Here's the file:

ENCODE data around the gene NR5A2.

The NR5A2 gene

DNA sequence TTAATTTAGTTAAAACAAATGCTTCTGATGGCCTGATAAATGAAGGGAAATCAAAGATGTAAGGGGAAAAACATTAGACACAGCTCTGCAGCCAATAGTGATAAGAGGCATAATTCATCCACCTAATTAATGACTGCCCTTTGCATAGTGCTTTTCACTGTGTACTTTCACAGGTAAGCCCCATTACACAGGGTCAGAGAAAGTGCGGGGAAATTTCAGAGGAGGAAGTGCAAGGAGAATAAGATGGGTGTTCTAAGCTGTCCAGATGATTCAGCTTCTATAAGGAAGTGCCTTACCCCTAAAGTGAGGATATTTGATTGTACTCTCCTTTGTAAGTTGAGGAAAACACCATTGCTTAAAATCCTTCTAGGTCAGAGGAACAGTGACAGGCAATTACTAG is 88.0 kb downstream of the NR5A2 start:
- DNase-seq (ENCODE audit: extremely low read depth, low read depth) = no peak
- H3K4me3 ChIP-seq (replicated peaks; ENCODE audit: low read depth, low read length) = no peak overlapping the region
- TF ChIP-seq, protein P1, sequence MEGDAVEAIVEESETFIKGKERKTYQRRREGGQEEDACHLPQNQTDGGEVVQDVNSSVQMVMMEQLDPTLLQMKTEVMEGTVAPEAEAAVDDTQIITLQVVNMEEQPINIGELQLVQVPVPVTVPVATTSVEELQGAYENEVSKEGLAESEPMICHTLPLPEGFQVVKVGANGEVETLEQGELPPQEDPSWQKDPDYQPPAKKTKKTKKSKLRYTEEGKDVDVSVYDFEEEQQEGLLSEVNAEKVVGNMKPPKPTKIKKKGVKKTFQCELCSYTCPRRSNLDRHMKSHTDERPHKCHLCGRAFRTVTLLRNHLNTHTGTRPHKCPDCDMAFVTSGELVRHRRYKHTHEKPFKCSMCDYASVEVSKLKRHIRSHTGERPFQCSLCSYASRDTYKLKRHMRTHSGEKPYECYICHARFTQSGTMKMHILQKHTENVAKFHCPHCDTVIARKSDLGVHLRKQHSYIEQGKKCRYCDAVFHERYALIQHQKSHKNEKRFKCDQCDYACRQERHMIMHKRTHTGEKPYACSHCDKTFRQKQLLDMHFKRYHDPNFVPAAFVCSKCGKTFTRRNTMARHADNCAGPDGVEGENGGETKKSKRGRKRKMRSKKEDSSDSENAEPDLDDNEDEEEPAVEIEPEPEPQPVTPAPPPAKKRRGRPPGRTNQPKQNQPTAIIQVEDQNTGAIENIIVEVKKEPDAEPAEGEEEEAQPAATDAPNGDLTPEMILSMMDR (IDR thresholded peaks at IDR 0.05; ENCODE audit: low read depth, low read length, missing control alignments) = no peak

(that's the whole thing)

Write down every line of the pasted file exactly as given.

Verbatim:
ENCODE data around the gene NR5A2.

The NR5A2 gene

DNA sequence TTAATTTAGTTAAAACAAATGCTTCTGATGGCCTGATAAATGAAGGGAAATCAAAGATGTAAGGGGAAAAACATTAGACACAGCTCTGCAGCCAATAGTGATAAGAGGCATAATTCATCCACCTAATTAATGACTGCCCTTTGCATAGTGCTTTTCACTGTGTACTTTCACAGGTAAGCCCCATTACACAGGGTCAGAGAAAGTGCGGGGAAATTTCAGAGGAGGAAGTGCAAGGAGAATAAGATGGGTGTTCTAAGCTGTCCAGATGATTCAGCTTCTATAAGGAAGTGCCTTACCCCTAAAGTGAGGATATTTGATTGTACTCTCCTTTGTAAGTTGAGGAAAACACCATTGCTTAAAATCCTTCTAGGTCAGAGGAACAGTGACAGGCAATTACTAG is 88.0 kb downstream of the NR5A2 start:
- DNase-seq (ENCODE audit: extremely low read depth, low read depth) = no peak
- H3K4me3 ChIP-seq (replicated peaks; ENCODE audit: low read depth, low read length) = no peak overlapping the region
- TF ChIP-seq, protein P1, sequence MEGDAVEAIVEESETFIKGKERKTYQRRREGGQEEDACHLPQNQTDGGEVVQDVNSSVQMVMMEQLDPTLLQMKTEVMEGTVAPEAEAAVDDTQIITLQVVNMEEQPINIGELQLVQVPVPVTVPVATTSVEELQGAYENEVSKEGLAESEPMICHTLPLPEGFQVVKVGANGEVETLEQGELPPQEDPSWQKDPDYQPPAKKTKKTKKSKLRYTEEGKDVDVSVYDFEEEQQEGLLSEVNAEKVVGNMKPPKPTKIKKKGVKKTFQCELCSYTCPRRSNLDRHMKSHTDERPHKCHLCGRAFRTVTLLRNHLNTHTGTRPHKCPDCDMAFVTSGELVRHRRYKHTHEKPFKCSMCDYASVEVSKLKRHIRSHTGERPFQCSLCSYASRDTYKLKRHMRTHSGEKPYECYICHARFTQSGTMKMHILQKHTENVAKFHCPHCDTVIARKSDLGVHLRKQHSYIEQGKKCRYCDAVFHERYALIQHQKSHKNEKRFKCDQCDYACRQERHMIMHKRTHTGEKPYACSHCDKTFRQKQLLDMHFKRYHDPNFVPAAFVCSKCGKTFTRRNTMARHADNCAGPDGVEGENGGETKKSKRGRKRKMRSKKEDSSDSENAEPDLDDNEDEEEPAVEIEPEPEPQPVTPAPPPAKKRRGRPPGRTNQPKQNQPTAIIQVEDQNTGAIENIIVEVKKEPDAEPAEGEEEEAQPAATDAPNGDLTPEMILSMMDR (IDR thresholded peaks at IDR 0.05; ENCODE audit: low read depth, low read length, missing control alignments) = no peak